“I brought you a present,” says my friend Ben, striding confidently into the office of UEA’s student newspaper, Concrete, and presenting me a bar of chocolate. In the middle of one of our fortnightly Sunday evening takeaways – a somewhat tragic, somewhat heartwarming tradition that emerged around halfway through last term – I was surprised and happy to see him. Then again, by 8pm on a Sunday of production weekends, I am surprised and happy to see anyone who has nothing to do with newspapers.
But how did he know I would be there? Not, although you’d be forgiven for thinking so, because that’s the only place I would ever be the day before an issue goes to print. No, he knew where I was because he had tracked me there with an app on his phone.
“Aren’t you glad that you got it?” he asked me a few days later. “I would have had to wait until I next saw you otherwise!”
But the truth is, I still can’t decide whether I’m glad or not. There’s something deeply unsettling every time my housemate Steph – the only other person with an iPhone I agreed to let track my whereabouts – texts me saying things like “On your way home I see?” followed by an alarmingly sinister smiley face.
Apple’s Find My Friends app perfectly sums up where we are as a society: seduced by the utopian glow of futuristic technology but terribly aware of its possible dystopian applications. Yes, it is protected with a password and you can only locate someone after they explicitly accept your request. Sure, you can hide your whereabouts whenever you choose to do so. But there is still an openness with your personal information that teeters on the edge of danger. Never mind tweeting your every thought for the entire world to see – smart phones now allow you to be found at any instant by someone else’s whim.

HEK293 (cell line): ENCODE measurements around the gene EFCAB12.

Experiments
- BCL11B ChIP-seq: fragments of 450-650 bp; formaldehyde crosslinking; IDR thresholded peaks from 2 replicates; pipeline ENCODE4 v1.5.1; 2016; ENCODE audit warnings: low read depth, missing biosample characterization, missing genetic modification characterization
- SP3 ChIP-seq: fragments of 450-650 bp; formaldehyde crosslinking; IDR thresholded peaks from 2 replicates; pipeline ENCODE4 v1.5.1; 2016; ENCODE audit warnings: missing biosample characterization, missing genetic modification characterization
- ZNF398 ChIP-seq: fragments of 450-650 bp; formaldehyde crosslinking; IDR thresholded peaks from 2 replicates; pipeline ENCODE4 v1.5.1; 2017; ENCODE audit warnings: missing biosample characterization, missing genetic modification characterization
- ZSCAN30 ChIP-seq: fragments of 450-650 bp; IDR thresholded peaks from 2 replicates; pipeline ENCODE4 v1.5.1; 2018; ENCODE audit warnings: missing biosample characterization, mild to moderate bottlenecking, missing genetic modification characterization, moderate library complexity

It was a difficult decision downloading the app. “What if we’re out one night and we lose you in a club, or think you’ve gone home so move on without telling you?” was the dogged argument of my highly persuasive and insistent friends. “What if you’re kidnapped? We’ll be able to let the police know where you are!”
Ignoring the improbability of the latter ever happening in Norwich, on my other shoulder was housemate, cultural critic and resident paranoid, Ollie. “What if it was normal for parents to track their kids everywhere they went? Or it became mandatory to allow your boss to know where you were? Or you had a tracking chip installed at birth?”
The fear is not so sci-fi as you might think. Find My Friends was partly marketed from the “keep your children safe” angle. And the first “cyborg” Professor Kevin Warwick suggested implanting tracking devices in scared children following the Soham murders of 2002, although abandoned the idea due to moral concerns.
Warwick’s website describes a cyborg (Cybernetic Organism) as part-human, part-machine. Humans alone, he argues, are flawed. “The possibility exists to enhance human capabilities. To harness the ever increasing abilities of machine intelligence, to enable extra sensory input and to communicate in a much richer way, using thought alone.”